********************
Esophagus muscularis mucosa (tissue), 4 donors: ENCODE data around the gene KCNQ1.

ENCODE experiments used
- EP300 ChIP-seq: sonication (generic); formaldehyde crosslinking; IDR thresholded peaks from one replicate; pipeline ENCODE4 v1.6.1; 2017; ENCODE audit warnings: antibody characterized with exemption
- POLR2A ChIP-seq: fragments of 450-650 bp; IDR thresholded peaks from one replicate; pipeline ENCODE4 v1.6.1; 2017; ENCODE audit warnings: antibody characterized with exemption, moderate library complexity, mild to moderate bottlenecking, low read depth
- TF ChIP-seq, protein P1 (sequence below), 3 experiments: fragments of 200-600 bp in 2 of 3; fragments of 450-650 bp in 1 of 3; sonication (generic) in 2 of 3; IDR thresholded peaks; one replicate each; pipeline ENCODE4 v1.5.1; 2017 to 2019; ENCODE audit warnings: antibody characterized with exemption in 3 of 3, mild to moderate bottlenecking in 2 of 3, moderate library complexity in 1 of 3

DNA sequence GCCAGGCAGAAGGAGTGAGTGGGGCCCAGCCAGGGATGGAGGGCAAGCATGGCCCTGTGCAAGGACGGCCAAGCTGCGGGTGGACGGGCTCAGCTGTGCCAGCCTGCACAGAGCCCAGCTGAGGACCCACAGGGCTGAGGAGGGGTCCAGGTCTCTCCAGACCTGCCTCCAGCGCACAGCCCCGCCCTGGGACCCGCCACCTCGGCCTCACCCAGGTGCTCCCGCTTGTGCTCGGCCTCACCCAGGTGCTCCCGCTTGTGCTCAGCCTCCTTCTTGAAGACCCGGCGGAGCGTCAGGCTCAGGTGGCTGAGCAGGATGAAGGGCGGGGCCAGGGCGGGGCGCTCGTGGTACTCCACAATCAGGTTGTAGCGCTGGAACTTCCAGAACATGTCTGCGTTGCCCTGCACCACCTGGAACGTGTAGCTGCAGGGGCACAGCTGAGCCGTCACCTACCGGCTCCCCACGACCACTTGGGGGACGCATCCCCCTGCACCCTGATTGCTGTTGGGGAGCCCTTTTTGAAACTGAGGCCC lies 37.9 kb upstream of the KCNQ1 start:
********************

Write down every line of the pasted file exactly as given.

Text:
Esophagus muscularis mucosa (tissue), 4 donors: ENCODE data around the gene KCNQ1.

ENCODE experiments used
- EP300 ChIP-seq: sonication (generic); formaldehyde crosslinking; IDR thresholded peaks from one replicate; pipeline ENCODE4 v1.6.1; 2017; ENCODE audit warnings: antibody characterized with exemption
- POLR2A ChIP-seq: fragments of 450-650 bp; IDR thresholded peaks from one replicate; pipeline ENCODE4 v1.6.1; 2017; ENCODE audit warnings: antibody characterized with exemption, moderate library complexity, mild to moderate bottlenecking, low read depth
- TF ChIP-seq, protein P1 (sequence below), 3 experiments: fragments of 200-600 bp in 2 of 3; fragments of 450-650 bp in 1 of 3; sonication (generic) in 2 of 3; IDR thresholded peaks; one replicate each; pipeline ENCODE4 v1.5.1; 2017 to 2019; ENCODE audit warnings: antibody characterized with exemption in 3 of 3, mild to moderate bottlenecking in 2 of 3, moderate library complexity in 1 of 3

DNA sequence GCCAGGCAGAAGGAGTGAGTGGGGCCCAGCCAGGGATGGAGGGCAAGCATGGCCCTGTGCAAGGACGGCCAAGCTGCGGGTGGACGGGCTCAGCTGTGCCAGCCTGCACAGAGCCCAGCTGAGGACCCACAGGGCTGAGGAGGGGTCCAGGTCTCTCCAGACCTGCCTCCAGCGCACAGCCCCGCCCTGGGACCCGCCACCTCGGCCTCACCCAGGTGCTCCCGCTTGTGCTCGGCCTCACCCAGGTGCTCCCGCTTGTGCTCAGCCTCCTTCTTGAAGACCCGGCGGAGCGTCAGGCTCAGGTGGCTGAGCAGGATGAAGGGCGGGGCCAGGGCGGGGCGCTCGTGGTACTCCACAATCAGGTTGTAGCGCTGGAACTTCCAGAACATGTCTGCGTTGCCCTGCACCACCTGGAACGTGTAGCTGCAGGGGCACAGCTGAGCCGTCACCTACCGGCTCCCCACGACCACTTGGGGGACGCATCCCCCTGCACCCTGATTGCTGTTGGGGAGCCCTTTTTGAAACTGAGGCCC lies 37.9 kb upstream of the KCNQ1 start: